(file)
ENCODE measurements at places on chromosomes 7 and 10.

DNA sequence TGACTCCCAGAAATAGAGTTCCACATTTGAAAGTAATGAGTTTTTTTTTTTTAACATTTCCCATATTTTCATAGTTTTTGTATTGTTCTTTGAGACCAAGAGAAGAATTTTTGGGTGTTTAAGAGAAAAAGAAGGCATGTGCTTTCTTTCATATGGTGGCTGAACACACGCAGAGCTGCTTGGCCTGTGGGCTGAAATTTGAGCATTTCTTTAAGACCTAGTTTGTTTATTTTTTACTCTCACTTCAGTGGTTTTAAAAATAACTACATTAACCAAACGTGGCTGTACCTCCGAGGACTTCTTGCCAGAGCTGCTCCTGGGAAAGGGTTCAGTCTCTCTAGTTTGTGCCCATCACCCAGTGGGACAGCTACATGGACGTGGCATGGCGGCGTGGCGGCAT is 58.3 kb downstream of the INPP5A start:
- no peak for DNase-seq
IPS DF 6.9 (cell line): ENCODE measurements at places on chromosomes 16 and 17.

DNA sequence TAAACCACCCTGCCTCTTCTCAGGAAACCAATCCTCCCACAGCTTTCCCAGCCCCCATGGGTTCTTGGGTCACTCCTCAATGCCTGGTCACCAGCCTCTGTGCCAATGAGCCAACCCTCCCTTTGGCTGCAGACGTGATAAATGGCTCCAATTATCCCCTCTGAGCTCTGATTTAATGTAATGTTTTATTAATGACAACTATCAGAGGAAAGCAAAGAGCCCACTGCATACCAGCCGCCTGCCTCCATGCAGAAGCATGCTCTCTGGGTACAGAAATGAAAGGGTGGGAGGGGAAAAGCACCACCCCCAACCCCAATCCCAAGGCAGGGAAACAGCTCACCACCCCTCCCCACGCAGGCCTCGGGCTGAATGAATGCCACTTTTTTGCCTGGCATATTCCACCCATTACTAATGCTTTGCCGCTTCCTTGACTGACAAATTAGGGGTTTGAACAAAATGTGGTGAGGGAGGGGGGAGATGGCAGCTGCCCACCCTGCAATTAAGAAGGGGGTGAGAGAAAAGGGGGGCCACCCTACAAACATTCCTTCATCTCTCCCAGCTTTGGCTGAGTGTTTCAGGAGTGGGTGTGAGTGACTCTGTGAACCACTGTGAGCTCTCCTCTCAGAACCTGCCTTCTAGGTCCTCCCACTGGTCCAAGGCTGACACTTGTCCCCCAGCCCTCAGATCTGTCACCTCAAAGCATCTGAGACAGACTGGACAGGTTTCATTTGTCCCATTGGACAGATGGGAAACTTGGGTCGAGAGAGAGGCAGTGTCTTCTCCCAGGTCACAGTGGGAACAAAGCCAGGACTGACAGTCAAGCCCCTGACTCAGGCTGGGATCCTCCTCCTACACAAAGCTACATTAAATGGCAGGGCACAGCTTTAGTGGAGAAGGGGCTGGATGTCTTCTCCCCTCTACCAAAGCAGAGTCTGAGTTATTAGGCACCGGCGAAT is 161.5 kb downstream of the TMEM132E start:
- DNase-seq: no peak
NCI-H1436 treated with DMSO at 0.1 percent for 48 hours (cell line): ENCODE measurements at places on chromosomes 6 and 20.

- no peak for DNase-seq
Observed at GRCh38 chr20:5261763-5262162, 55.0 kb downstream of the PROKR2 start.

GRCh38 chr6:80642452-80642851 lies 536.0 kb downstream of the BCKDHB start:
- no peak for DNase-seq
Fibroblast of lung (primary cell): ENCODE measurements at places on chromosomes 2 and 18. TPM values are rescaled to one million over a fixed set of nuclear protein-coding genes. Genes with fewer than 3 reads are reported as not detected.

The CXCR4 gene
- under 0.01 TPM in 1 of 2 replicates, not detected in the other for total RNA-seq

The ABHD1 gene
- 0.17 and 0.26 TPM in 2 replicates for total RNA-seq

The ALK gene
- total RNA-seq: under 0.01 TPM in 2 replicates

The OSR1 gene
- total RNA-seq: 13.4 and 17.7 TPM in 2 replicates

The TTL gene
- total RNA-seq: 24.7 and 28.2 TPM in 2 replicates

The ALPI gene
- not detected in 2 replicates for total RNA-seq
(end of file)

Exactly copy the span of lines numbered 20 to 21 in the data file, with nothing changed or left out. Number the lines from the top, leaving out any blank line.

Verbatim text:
- total RNA-seq: 13.4 and 17.7 TPM in 2 replicates

The TTL gene